Received an honorable mention at the 2016 British-Kuwait Friendship Society Book Prize
What happens when a monotheistic, foreign religion needs a space in which to worship in China, a civilisation with a building tradition that has been largely unchanged for several millennia? The story of this extraordinary convergence begins in the 7th century and continues under the Chinese rule of Song and Ming, and the non-Chinese rule of the Mongols and Manchus, each with a different political and religious agenda. The author shows that mosques, and ultimately Islam, have survived in China because the Chinese architectural system, though often unchanging, is adaptable: it can accommodate the religious requirements of Buddhism, Daoism, Confucianism, and Islam.
About the series: Edited by Robert Hillenbrand, books in the Edinburgh Studies in Islamic Art series offer readers easy access to the most up-to-date research across the whole range of Islamic art, representing various parts of the Islamic world, media and approaches. Books in the series are beautifully illustrated academic monographs of intellectual distinction that mark a significant advance in the field.
About the Author
Nancy S. Steinhardt is Professor of East Asian Art and Curator of Chinese Art at the University of Pennsylvania where she has taught since 1982. She received her PhD at Harvard in 1981 where she was a Junior Fellow from 1978-81. Steinhardt taught at Bryn Mawr from 1981-1982. She has broad research interests in the art and architecture of China and China's border regions, particularly problems that result from the interaction between Chinese art and that of peoples to the North, Northeast, and Northwest.
Steinhardt is author or co-author of Chinese Traditional Architecture (1984), Chinese Imperial City Planning (1990), Liao Architecture (1997), Chinese Architecture (2003), Reader in Traditional Chinese Culture (2005), Chinese Architecture and the Beaux-Arts (2011), Chinese Architecture in an Age of Turmoil, 200-600 (2014), and more than 70 scholarly articles. She is a recipient of grants from the Guggenheim Foundation, Institute for Advanced Study, National Endowment for the Humanities, American Council of Learned Societies, Getty Foundation, Chiang Ching-kuo Foundation, Social Science Research Council, American Philosophical Society, Graham Foundation for Advanced Study in the Fine Arts, Van Berchem Foundation, and Metropolitan Center for Far Eastern Art. She has given more than 300 public lectures or conference talks. Steinhardt is involved in international collaborations in China, Korea, and Japan. She has been an advisor, guest curator, or author for exhibitions at China Institute, Asia Society, the Metropolitan Museum, Japan Society, Chicago Art Institute, Smart Museum, and the Penn Museum.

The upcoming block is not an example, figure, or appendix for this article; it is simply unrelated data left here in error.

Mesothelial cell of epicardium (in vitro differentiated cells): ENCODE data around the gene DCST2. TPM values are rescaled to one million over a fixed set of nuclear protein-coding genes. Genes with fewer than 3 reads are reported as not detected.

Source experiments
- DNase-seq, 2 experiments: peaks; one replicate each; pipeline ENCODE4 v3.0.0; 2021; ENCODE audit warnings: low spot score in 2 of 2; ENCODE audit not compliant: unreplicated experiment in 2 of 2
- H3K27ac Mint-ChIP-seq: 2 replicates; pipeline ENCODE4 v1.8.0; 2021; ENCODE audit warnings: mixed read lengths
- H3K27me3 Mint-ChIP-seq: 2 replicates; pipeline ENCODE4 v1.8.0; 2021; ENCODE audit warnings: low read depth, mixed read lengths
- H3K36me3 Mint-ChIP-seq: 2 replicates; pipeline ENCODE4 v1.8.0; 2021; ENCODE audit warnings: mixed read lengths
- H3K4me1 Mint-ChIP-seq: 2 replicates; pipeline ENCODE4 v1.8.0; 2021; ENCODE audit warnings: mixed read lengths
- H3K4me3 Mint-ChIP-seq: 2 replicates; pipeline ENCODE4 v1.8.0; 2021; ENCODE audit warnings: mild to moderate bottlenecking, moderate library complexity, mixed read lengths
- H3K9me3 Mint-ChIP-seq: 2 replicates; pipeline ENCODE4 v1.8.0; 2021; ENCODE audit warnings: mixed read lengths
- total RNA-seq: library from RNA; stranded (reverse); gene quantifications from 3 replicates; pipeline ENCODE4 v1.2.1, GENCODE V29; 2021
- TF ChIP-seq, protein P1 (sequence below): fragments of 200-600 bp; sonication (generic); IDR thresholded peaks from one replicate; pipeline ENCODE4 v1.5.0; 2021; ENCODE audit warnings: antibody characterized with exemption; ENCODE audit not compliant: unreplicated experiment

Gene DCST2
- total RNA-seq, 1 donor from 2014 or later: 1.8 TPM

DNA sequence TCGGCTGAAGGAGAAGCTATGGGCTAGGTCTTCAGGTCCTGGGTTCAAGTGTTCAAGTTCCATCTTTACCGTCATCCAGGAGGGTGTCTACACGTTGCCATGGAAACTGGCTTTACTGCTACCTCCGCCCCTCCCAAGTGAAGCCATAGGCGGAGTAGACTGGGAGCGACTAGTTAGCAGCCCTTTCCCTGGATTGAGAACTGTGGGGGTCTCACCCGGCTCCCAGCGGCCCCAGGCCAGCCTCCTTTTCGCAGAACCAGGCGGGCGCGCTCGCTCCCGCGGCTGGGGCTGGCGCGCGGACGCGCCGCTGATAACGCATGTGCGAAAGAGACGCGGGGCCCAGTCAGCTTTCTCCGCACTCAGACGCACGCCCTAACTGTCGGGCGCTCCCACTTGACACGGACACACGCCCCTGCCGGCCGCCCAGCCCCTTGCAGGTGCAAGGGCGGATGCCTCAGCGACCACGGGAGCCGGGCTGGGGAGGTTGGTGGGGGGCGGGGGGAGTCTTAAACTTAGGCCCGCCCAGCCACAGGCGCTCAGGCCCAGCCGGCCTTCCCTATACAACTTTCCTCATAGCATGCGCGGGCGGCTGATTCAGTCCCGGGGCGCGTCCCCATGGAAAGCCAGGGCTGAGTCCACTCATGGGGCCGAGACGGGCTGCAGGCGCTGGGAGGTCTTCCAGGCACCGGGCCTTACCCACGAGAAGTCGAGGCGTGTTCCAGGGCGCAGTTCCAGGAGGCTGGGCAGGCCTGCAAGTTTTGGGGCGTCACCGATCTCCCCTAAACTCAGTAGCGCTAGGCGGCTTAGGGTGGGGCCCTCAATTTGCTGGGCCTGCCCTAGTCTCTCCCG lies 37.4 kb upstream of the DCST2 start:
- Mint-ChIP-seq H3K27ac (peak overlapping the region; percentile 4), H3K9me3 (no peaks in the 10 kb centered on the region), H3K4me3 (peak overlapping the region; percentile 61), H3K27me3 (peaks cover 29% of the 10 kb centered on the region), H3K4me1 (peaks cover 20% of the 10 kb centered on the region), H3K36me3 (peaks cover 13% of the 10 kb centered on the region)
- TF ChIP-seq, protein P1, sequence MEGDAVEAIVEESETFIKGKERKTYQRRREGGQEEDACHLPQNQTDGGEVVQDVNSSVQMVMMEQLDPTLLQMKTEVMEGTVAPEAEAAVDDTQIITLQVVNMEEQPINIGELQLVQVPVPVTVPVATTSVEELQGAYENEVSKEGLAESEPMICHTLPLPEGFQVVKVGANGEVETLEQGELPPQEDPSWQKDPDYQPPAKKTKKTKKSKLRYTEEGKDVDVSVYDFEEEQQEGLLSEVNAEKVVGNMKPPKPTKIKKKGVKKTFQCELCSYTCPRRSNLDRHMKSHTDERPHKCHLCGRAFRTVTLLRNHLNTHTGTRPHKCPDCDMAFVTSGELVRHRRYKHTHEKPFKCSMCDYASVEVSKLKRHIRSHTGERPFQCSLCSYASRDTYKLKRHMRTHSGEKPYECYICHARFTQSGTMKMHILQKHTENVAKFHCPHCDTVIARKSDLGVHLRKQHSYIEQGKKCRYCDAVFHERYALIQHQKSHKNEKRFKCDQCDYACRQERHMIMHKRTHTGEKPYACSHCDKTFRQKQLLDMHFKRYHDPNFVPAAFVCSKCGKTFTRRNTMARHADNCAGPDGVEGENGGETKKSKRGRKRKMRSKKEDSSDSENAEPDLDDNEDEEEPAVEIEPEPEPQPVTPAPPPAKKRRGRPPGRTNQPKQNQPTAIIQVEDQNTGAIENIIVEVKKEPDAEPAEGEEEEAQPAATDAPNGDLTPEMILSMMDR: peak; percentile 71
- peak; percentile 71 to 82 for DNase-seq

Table of Contents
Chronology of Chinese Dynasties and Major Reign Periods
List of Maps; Captions and Credits
Chapter 1. Muslims, Mosques and Chinese Architecture
Chapter 2. China's Oldest Mosques
Chapter 3. China's Other Early Mosques
Chapter 4. Mongold, Mosques and Mausoleums
Chapter 5. Xi'an and Nanjing: Great Mosques and Great Ming Patrons
Chapter 6. Ox Street Mosque and Muslim Worship in or Near Beijing
Chapter 7. China's most Important Yuan and Ming Mosques
Chapter 8. Mosques and Qubbas in Ningxia, Gansu and Qinghai
Chapter 9. Xinjiang: Architecture of Qing China and Uyghur Central Asia
Chapter 10. Mosque, Synagogue, Church: Architecutre of Monotheism in China
Chapter 11. Conclusion: The Chinese Mosque in the Twenty-First Century